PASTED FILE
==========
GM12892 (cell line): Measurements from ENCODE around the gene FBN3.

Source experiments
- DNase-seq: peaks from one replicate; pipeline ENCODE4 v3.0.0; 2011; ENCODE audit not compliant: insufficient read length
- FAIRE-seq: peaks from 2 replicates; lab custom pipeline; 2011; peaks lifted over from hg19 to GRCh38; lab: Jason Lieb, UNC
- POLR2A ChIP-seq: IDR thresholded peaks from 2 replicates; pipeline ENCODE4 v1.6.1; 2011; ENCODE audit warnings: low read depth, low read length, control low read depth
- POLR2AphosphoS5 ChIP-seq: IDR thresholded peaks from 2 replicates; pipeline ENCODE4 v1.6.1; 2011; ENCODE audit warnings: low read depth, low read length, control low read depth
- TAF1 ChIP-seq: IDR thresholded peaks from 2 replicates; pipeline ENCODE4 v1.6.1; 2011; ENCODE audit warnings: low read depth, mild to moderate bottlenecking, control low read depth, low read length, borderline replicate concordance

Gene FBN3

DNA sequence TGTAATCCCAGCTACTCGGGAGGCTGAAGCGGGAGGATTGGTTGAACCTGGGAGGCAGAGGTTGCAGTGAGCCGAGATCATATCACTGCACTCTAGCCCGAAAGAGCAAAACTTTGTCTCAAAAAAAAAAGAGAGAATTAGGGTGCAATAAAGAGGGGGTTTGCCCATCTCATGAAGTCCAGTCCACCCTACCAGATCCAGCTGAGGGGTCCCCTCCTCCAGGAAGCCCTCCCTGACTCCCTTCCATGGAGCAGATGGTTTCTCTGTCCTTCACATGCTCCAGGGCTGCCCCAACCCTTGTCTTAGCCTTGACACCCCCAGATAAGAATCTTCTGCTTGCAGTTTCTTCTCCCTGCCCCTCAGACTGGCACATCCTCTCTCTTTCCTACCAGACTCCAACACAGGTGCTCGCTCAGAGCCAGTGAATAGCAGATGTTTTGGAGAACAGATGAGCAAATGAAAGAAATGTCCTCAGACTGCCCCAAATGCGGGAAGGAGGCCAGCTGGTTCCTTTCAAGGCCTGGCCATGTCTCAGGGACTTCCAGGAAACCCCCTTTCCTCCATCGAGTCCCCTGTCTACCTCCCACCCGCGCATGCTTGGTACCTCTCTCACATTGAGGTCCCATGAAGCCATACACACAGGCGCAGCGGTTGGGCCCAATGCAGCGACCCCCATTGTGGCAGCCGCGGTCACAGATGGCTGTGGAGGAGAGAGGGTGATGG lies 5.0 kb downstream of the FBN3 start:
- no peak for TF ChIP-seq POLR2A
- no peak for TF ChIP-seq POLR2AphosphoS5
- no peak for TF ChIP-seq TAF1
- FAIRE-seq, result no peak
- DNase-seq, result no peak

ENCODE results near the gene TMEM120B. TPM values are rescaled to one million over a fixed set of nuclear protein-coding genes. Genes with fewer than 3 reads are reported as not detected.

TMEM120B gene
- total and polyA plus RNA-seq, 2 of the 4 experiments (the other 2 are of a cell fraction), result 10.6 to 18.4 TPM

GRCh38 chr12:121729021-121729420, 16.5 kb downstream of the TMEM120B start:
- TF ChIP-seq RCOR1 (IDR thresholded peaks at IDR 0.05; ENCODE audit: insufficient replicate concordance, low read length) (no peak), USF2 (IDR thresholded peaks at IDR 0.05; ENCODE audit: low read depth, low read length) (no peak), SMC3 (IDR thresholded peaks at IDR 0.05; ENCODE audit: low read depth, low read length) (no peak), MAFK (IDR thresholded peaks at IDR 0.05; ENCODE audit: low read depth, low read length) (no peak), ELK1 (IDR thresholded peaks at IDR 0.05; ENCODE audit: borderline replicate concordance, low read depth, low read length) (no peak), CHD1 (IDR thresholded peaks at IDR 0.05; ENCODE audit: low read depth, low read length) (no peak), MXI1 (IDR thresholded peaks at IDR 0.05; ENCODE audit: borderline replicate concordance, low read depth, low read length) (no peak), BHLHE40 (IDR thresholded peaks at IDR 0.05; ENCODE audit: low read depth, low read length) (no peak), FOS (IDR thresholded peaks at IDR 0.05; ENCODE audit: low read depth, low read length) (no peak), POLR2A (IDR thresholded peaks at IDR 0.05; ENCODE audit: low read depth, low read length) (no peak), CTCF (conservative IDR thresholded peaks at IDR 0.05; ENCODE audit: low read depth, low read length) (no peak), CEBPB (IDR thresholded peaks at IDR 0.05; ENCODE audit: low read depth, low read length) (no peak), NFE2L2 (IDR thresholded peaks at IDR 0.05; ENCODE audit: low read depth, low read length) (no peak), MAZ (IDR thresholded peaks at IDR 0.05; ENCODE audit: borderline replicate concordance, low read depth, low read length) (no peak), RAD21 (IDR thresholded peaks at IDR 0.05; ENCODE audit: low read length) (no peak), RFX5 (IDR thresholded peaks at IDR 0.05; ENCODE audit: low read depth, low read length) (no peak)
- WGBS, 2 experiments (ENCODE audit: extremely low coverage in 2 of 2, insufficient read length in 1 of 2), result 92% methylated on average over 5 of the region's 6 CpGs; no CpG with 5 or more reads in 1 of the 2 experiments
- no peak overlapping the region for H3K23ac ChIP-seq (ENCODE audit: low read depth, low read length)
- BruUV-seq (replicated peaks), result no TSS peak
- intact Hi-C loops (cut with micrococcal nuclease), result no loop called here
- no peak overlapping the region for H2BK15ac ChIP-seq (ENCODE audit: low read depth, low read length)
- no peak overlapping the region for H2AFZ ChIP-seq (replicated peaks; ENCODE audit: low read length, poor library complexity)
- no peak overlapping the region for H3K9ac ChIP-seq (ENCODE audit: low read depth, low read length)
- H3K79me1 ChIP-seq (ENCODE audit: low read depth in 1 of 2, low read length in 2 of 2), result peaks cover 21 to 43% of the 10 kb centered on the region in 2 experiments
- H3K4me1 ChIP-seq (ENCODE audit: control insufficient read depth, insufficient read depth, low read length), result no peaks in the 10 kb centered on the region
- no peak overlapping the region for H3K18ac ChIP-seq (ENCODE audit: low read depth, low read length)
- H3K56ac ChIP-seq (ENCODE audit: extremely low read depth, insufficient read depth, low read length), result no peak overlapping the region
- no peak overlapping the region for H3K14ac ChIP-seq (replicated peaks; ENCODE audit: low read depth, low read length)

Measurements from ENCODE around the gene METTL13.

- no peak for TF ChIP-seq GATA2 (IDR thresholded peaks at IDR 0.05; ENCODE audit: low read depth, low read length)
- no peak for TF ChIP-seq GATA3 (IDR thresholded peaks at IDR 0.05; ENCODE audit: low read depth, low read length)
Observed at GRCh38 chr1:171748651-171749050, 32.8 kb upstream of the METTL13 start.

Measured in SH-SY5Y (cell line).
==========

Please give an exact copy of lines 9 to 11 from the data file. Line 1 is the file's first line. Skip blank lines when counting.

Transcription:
DNA sequence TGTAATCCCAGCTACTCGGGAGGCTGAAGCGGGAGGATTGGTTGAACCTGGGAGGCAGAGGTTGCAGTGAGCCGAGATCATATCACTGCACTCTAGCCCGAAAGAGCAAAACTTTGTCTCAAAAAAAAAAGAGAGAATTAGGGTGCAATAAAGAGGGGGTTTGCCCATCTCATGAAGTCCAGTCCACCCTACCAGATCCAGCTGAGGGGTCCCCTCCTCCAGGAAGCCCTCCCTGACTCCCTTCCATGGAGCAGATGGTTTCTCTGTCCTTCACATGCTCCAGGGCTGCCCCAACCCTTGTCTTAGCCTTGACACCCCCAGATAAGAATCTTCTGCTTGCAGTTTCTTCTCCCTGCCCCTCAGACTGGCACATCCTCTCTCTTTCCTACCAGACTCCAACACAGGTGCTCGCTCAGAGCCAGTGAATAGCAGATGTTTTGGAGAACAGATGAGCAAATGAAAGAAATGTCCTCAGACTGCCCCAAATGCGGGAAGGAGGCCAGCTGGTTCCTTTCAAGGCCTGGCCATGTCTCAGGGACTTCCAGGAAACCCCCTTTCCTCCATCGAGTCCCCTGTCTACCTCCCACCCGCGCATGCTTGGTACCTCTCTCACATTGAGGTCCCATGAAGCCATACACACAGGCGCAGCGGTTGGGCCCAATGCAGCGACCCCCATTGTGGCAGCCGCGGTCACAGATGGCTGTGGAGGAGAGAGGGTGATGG lies 5.0 kb downstream of the FBN3 start:
- no peak for TF ChIP-seq POLR2A
- no peak for TF ChIP-seq POLR2AphosphoS5